Pure, Natural Florida
The Weeki Wachee River

The residents on the canals off the Weeki Wachee enjoy treed lots, which create a biosphere keeping it cooler in the summer and warmer in the winter. The River waters exit the ground at 74 degrees year round and serve as a temperature regulator for the area.

Weeki Wachee Canals
The Weeki Wachee & Mudd Rivers enter the Gulf at Bayport

Lying between the developed area of the Weeki Wachee River and Bayport is the tidal marsh area as seen in this view of the Mud River. It's great for kayaking and fishing if the weather is too rough to go into the Gulf of Mexico. You will see numerous species fo birds, possibly dolphins, otters, manatees and racoons as you quietly work your ay through the tidal marsh

Mangroves are again taking hold along the marsh edge. They will provide even better habitat and erosion protection for the salt marsh which is so vital to the reproduction of many saltwater fish species. Mangroves are known as the tree that walks on water. They reach out with a root from up on the trunk to from a inverted basket that makes a great place for fish, shellfish and crusaceans to live.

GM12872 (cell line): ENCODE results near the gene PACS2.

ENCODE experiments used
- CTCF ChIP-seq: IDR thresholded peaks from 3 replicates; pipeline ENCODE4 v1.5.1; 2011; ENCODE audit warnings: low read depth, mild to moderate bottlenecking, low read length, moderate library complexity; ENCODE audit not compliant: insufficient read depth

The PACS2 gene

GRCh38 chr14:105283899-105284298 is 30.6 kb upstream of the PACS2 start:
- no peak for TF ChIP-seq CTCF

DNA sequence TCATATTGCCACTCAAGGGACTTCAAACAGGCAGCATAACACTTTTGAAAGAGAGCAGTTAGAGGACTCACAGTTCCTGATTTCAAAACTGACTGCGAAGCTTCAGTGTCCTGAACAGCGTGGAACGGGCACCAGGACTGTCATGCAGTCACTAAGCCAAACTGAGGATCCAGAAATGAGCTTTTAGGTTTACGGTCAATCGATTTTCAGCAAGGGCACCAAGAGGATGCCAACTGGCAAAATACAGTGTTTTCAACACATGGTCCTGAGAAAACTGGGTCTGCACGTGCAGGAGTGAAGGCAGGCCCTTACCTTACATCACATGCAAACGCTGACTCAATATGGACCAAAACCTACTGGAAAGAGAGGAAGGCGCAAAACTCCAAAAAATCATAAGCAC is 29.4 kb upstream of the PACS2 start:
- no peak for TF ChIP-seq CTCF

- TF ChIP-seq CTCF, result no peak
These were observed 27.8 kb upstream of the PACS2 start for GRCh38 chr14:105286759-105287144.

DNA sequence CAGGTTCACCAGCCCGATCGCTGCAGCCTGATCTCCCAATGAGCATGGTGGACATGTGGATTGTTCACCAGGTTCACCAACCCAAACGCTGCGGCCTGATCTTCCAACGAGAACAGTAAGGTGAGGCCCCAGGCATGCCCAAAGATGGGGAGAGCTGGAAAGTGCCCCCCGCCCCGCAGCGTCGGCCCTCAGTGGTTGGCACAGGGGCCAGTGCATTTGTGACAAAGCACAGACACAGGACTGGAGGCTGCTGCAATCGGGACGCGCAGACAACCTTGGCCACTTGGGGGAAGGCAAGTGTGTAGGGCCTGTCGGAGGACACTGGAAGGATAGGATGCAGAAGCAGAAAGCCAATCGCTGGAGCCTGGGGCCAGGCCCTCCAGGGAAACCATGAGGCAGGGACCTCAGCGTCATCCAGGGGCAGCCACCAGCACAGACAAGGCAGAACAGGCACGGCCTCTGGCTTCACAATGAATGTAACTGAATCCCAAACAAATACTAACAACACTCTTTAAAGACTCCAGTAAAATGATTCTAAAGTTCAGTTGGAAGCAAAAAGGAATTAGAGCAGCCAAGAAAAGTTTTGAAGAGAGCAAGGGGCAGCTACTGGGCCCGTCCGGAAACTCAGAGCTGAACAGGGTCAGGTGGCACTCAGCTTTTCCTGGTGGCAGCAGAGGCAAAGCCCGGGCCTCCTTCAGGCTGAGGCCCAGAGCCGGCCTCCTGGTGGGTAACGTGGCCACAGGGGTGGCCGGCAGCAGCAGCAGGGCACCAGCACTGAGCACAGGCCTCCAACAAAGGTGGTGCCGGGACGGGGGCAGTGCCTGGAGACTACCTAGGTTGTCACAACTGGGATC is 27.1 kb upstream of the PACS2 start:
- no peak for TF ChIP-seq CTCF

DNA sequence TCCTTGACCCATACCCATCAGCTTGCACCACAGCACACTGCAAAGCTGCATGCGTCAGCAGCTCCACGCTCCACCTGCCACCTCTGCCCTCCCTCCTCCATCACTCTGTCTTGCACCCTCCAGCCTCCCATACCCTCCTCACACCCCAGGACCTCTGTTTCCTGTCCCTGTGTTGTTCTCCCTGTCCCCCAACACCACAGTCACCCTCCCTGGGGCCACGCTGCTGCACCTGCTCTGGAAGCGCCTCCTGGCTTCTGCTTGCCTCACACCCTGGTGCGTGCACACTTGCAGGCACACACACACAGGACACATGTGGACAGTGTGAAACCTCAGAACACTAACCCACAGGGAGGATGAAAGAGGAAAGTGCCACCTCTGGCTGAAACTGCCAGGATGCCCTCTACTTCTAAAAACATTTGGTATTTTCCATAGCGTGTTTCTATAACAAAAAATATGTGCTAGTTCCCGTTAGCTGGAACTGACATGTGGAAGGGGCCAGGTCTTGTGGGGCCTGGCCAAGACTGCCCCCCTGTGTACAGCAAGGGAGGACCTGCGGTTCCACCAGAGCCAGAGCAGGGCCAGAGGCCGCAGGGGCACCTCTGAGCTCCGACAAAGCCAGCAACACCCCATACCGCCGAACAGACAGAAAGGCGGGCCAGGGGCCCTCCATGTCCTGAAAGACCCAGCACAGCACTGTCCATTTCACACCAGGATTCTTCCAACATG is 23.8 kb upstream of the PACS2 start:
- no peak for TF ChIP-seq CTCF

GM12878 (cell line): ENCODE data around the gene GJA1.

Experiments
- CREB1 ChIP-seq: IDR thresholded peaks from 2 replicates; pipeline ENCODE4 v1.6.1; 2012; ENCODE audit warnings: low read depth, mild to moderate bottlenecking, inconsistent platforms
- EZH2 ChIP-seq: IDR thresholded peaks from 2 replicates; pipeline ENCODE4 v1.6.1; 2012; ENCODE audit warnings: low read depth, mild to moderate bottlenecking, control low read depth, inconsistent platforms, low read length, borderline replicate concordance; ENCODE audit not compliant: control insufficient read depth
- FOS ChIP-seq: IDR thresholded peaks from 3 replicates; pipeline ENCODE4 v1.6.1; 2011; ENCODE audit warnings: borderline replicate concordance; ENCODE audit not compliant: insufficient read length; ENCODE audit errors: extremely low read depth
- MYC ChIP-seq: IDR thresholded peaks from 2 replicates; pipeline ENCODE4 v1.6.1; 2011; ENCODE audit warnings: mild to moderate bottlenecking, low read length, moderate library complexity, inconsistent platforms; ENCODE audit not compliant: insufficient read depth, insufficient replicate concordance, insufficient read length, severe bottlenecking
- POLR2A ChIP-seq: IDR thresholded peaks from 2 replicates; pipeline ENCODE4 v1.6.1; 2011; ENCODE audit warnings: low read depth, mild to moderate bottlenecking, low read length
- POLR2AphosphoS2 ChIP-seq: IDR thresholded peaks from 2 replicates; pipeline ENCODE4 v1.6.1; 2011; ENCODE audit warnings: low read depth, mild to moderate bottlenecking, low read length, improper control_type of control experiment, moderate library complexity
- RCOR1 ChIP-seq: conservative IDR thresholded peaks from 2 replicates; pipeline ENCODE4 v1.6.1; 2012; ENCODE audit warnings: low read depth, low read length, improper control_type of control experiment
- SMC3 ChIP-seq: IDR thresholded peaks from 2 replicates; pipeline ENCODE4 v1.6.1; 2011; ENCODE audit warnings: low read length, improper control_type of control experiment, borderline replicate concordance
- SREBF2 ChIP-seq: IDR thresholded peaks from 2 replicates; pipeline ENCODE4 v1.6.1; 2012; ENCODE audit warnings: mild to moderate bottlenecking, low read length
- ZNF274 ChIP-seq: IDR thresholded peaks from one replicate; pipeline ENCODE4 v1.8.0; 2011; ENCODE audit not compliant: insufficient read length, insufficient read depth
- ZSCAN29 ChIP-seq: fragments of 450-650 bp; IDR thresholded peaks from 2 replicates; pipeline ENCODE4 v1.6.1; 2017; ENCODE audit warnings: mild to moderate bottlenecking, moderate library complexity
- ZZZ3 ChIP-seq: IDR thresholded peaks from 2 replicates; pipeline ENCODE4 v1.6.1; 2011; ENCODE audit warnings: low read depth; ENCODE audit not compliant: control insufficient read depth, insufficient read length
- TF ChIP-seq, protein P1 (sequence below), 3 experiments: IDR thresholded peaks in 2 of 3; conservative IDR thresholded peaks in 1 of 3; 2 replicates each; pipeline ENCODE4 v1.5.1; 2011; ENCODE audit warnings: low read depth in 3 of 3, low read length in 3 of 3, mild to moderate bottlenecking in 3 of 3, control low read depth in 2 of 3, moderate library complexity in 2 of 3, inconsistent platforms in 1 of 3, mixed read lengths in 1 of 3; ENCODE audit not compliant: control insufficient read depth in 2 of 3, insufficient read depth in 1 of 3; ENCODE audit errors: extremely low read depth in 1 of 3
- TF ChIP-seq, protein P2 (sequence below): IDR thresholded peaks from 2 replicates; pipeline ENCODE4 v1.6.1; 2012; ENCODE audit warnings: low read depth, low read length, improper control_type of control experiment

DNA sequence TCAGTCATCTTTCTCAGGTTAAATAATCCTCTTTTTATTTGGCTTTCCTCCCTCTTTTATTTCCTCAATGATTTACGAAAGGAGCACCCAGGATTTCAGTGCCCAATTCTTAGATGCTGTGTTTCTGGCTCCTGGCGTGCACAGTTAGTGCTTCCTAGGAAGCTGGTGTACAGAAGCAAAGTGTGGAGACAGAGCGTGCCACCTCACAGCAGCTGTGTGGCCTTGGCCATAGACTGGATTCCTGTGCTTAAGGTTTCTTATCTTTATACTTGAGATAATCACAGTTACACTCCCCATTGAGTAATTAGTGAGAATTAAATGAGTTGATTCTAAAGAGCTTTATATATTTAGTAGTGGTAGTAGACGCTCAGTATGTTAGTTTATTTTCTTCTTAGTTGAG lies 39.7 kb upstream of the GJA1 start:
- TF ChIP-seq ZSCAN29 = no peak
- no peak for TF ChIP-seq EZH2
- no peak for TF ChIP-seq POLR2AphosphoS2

Their seed pods look like green beans. However, they are a complete tree and when they fall from the parent tree they already have roots dangling from the pod so they can readily attach to a suitable bottom. As the shoot up they then send out the walking roots to further stalilze themselves.
This heron on the left is hunting next to a mangrove and on the right you can see the walking roots of this young mangrove tree reaching out.